Monday, March 17, 2008

Shapes for lunch

My daughter, now fully on the bento and cute lunch bandwagon, has begun making requests. Today she said, "Mommy, I want shapes today," and promptly removed the little tin of Pampered Chef mini cutters out of the drawer. "Here," she proclaimed, "I want a heart, a star, and a flower."

Well, by golly, little lady, then that is what you shall have.

Munchkin 4-year-old's snack/lunch consisted of three miniature shape sandwiches made in the aforementioned heart, star, and flower motifs from whole wheat bread and cream cheese. Grapes and sliced strawberries are in the cupcake holder, a few animal crackers, and some walnuts and raisins to fill the empty spaces. I also gave her some grape juice in a reusable juice box.

Review: One very satisfied 4-1/2-year-old. She ate one and a half of the sandwiches, 1 strawberry slice, two grapes, one of the animal crackers and a few walnuts and raisins. She's not a big eater and has yet to finish her whole snack at school, so she usually has more after school. Waste: zero.

Sunday, March 16, 2008

Bagel Box

When my son entered first grade, one of the first things he wanted to do was buy his lunch. Buying every day was not an option. However, my husband lobbied on his behalf, citing all of the ways that he is different from other kids, and in his closing arguments, went for the jugular and appealed to my desire to fit in with the other kids. Rats! I was outwitted.

Grumbling, I conceded that round to my husband and we agreed to let him buy his lunch at school once a week. Once a week, he is average, running with the pack, in the middle of the bell curve, a drone in a sea of second graders in a cafeteria. This bothers me. It goes against my very nature, my aspirations of re-engineering school lunch with healthy, economical, and environmentally friendly lunches. It blatantly relegates my desire for innovation and efficiency in midday meals, my obsession with packing things into small containers to a passing fancy. But, sigh, this is a battle not worth fighting. I would rather lose this battle and win the war. Daddy 1, Mommy 0.

A few weeks ago, he came home from school and excitedly described the Bagel Bag he had chosen for his lunch. I asked what was in it and he said it had a plain bagel, an apple, and the best part, "...a little silver container of cream cheese, you know, just like the kind they have at the store, Philadelphia. And guess what? You spread it on your bagel!" Hmmm.... I bet no one's ever thought of that before. Mind you, we live just outside of New York City, a city well-known for its superior bagels and likely the birthplace of the schmear of cream cheese . Apparently packaging matters a lot to my son, the consumer, because he usually turns his nose up at cream cheese. Anyway, rather than go into a dissertation about how he has had bagels and cream cheese before, I let him have his moment.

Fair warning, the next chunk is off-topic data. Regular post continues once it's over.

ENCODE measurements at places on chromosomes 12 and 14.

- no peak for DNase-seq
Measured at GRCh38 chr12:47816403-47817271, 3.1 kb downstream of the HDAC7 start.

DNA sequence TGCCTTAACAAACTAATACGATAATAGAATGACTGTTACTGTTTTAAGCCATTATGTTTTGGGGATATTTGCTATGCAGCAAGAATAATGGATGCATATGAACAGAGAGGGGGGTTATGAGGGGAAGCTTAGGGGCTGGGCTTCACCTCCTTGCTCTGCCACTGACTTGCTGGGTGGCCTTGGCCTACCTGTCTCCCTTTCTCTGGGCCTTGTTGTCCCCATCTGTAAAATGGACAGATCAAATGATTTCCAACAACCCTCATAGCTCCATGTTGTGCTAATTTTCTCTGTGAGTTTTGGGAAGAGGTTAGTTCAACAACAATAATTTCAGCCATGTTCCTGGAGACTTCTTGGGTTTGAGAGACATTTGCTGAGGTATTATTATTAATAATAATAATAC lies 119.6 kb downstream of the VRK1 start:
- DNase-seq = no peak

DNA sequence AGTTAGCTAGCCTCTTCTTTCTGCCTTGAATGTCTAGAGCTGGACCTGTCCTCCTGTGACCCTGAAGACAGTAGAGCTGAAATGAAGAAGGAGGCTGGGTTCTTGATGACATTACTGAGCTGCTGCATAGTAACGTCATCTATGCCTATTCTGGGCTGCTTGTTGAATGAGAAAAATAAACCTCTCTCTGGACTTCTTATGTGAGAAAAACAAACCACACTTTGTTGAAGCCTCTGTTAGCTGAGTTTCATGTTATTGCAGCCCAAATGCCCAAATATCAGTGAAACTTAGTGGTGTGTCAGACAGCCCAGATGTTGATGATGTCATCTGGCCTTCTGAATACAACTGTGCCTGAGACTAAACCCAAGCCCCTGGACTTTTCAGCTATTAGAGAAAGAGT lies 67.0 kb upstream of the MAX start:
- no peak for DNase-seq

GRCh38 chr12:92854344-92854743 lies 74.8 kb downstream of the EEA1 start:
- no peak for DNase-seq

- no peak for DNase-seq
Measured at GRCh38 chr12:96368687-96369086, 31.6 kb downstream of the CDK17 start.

Last week he mentioned that he might want a bagel bag for his one day of school lunch. It's a pretty good choice, but then I gave him an option. If I made him a version of a bagel bag, he would still have his school lunch for later in the week. Why waste the free pass on something just as easily packed from home? He agreed, so this is what I made:

1/2 plain bagel (he's not a big eater and has never eaten a whole bagel), some grapes and strawberries in the silicone cupcake holder, two vanilla sandwich cookies, some wheat thins, and some cream cheese. I couldn't replicate the round silver tub, so a small square container is what he got. On the side I gave him some apple juice in a reusable juice box.

Review: He loved it. He ate most of the bagel, a few crackers, 1 cookie, some of the crackers, and most of the fruit. Waste: zero!

Chalk one up for Mommy with the winning bagel box. Mommy 1, Daddy 1, not that we're keeping score or anything.

Saturday, March 15, 2008

Tummy Trouble Tiffin

The little one was a little under the weather following a two days of a stomach virus, but insistent upon going to preschool because she was scheduled to be the helper. I put together this tummy friendly lunch for her on her first day back to school. In the larger container is some grapes, orange slices, and strawberry slices, and a frilly pick to spike the fruit and make little kabobs, just in case she wants to play with her food. In the smaller container are two caramel corn rice cakes and some small sesame rice crackers from Trader Joe's. Apple juice is in the reusable juice box and it's all spread out on a cloth napkin.
The grapes are mild on the stomach, oranges good for fiber and a little potassium, and the strawberries for fiber and a little more Vitamin C. She normally eats the caramel flavored rice cakes by the handful, and since they are lightly sweet, very dry and crunchy, I thought they would be a good choice in case of unexpected tummy rumbles. It turns that the rice crackers from Trader Joe's are a tasty counter point to the rice cakes. They are lightly salted and have a mild sesame flavor that balances the sweetness of the rice cakes. At parties I often serve cheddar cheese and caramel corn mini rice cakes mixed in a bowl together, so the rice crackers would be a good variation to that.
Waste: one toothpick
Review: Mixed. i don't think she was feeling 100% better, so she picked over everything. She didn't like the oranges and only had one or two of the grapes. She ate all of the strawberries, one rice cake and a few crackers. She had the juice and the other rice cake on the ride home.